The human body can do many impressive things. Despite years of evolution honing its capability to carry out the complicated mechanisms needed to ensure our survival, the body has not refined the process of healing skin. Sure, wounds inflicted on the body’s largest organ can heal, but we are left with scar tissue.
A team of scientists from the Perelman School of Medicine at the University of Pennsylvania however, believe they have found a way to do the previously impossible – allow skin to regenerate using fat cells.
According to Penn Medicine News:
Fat cells called adipocytes are normally found in the skin, but they’re lost when wounds heal as scars. The most common cells found in healing wounds are myofibroblasts, which were thought to only form a scar. Scar tissue also does not have any hair follicles associated with it, which is another factor that gives it an abnormal appearance from the rest of the skin. Researchers used these characteristics as the basis for their work – changing the already present myofibroblasts into fat cells that do not cause scarring.
“Essentially, we can manipulate wound healing so that it leads to skin regeneration rather than scarring,” said George Cotsarelis, MD, the chair of the Department of Dermatology and the Milton Bixler Hartzell Professor of Dermatology at Penn, and the principal investigator of the project. “The secret is to regenerate hair follicles first. After that, the fat will regenerate in response to the signals from those follicles.”
“The findings show we have a window of opportunity after wounding to influence the tissue to regenerate rather than scar,” said the study’s lead author Maksim Plikus, PhD, an assistant professor of Developmental and Cell Biology at the University of California, Irvine.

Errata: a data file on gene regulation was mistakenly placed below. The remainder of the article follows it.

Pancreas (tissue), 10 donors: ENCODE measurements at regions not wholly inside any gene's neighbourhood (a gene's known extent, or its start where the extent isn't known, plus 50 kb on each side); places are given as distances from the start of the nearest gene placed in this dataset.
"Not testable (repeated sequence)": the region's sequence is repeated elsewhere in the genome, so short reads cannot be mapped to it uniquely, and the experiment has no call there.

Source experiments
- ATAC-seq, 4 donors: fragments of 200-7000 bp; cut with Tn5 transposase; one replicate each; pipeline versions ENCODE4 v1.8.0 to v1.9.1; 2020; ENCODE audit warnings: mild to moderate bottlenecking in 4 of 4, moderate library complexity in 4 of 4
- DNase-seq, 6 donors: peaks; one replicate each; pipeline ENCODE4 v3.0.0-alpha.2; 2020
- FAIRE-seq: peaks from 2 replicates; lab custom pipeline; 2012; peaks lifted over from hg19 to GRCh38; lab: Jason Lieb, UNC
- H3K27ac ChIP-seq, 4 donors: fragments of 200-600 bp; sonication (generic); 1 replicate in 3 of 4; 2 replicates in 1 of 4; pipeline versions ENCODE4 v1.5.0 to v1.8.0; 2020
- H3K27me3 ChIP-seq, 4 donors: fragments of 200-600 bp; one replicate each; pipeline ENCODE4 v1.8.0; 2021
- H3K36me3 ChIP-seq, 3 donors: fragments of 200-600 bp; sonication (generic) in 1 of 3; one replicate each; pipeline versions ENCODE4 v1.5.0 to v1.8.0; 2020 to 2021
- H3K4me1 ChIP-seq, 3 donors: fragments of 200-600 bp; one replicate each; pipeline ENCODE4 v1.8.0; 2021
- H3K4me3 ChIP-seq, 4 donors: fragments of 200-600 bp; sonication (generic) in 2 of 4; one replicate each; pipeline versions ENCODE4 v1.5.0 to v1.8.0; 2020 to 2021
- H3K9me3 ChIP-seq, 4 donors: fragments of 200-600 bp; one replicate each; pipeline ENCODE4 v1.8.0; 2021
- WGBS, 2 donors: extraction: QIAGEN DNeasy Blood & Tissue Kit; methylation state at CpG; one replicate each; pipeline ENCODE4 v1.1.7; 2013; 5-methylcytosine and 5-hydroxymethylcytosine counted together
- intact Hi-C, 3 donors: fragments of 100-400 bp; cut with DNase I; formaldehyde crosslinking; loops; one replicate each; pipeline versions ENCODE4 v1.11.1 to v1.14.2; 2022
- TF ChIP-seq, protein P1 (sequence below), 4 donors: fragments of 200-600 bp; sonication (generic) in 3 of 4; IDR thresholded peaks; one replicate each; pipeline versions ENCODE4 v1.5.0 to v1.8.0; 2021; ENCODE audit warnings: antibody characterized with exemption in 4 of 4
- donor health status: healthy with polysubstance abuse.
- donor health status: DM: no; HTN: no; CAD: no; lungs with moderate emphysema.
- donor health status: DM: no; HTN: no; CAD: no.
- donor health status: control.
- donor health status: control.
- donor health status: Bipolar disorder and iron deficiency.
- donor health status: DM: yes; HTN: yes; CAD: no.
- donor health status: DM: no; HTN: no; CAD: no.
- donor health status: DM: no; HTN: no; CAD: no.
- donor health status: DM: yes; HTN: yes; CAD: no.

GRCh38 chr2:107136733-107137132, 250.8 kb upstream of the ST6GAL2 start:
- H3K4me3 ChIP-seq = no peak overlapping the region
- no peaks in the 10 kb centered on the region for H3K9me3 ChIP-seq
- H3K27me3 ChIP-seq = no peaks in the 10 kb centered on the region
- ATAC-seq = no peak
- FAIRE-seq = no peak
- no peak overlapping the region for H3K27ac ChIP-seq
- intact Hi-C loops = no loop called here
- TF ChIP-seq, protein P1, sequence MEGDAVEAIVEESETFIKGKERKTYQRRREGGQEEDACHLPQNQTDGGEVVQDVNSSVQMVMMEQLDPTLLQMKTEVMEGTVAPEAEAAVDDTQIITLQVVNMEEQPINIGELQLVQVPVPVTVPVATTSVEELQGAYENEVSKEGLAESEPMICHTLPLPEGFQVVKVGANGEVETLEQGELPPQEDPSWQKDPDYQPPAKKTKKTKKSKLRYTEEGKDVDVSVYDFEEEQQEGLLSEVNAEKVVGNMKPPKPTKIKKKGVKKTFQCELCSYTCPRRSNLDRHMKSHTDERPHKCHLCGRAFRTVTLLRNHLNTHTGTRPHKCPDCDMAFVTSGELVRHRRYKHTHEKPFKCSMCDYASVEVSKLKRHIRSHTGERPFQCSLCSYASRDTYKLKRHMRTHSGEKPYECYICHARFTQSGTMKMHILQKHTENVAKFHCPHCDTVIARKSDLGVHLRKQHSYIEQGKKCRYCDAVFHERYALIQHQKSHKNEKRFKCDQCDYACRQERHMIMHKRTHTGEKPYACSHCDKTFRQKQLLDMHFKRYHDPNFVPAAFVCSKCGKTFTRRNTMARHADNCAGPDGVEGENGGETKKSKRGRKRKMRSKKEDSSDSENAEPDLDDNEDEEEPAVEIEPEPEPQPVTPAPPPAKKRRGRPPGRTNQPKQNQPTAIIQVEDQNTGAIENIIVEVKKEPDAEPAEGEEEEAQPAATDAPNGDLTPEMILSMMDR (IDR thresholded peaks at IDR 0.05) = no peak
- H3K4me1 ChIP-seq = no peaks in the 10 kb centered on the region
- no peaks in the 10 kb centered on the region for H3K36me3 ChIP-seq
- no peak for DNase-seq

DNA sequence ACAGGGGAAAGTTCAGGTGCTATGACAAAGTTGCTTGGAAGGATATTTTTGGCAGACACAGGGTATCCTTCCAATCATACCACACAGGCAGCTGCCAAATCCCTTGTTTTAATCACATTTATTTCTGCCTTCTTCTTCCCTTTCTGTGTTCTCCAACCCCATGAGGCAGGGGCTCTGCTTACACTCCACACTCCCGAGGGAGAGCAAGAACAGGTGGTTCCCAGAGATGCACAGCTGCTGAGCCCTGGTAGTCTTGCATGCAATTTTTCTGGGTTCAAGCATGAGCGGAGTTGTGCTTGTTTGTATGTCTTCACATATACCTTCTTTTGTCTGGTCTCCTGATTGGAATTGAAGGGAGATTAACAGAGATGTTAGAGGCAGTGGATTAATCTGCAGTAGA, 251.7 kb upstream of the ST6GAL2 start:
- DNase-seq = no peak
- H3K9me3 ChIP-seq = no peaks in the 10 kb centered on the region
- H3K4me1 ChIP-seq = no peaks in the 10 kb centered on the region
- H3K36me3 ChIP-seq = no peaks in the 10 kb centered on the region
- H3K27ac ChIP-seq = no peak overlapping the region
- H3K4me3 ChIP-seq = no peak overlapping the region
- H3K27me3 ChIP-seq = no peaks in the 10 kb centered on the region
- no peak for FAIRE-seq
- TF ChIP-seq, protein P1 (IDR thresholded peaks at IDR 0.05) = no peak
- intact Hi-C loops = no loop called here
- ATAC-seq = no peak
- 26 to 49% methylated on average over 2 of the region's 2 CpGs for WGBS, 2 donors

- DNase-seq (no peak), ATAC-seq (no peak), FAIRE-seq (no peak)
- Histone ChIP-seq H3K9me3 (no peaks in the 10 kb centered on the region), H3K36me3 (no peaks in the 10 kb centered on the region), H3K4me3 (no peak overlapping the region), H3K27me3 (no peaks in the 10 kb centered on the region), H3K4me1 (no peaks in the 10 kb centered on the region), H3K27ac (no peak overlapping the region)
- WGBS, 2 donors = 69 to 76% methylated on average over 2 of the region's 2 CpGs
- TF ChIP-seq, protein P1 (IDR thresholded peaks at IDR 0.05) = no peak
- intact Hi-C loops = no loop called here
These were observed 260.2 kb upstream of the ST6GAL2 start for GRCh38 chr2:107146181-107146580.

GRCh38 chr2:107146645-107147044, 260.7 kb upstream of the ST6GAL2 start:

The scientists just had to figure out where the signals were coming from. They eventually identified a factor called Bone Morphogenetic Protein which instructs the myofibroblasts to become fat. “Typically, myofibroblasts were thought to be incapable of becoming a different type of cell,” Cotsarelis said. “But our work shows we have the ability to influence these cells, and that they can be efficiently and stably converted into adipocytes.”
While the discovery is indeed impressive, it should be noted that the experiment is still in its early stages and serves only to demonstrate proof of concept.
Currently the process has only been proven to work in mice and human skin samples. Achieving hair follicle growth in a wound attached to a living human might prove to be more difficult. But should science find a way to do this, we may not have to worry about wounds leaving scars ever again.
Outside of obvious applications to prevent scarring, adipocyte loss is also a known side-effect of other medical conditions, including HIV treatments. The aging process leads to natural loss of these cells as well, which causes permanent wrinkling of the skin. These findings could pave the way for a safer, and possibly permanent, way to address these cosmetic concerns.